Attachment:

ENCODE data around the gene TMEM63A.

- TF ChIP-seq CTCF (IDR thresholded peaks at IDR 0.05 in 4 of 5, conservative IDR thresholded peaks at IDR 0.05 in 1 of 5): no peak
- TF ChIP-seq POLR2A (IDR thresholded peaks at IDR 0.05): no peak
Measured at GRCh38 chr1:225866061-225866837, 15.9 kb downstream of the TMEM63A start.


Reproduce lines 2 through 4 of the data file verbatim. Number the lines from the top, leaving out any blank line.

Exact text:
- TF ChIP-seq CTCF (IDR thresholded peaks at IDR 0.05 in 4 of 5, conservative IDR thresholded peaks at IDR 0.05 in 1 of 5): no peak
- TF ChIP-seq POLR2A (IDR thresholded peaks at IDR 0.05): no peak
Measured at GRCh38 chr1:225866061-225866837, 15.9 kb downstream of the TMEM63A start.